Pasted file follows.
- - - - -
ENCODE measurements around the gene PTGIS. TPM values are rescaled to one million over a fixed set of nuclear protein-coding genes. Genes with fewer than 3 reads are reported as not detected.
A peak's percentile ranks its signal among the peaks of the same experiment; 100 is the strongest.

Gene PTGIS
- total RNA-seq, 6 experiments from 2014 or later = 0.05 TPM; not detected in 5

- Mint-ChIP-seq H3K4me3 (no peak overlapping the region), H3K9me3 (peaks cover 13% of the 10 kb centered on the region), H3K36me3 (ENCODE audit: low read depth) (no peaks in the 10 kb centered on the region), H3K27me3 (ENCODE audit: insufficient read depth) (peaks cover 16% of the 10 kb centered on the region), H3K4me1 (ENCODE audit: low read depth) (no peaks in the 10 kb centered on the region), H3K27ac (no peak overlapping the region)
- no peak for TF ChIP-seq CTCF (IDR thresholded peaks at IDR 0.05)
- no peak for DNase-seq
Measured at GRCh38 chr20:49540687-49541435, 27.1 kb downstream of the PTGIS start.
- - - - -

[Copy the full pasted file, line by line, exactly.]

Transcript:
ENCODE measurements around the gene PTGIS. TPM values are rescaled to one million over a fixed set of nuclear protein-coding genes. Genes with fewer than 3 reads are reported as not detected.
A peak's percentile ranks its signal among the peaks of the same experiment; 100 is the strongest.

Gene PTGIS
- total RNA-seq, 6 experiments from 2014 or later = 0.05 TPM; not detected in 5

- Mint-ChIP-seq H3K4me3 (no peak overlapping the region), H3K9me3 (peaks cover 13% of the 10 kb centered on the region), H3K36me3 (ENCODE audit: low read depth) (no peaks in the 10 kb centered on the region), H3K27me3 (ENCODE audit: insufficient read depth) (peaks cover 16% of the 10 kb centered on the region), H3K4me1 (ENCODE audit: low read depth) (no peaks in the 10 kb centered on the region), H3K27ac (no peak overlapping the region)
- no peak for TF ChIP-seq CTCF (IDR thresholded peaks at IDR 0.05)
- no peak for DNase-seq
Measured at GRCh38 chr20:49540687-49541435, 27.1 kb downstream of the PTGIS start.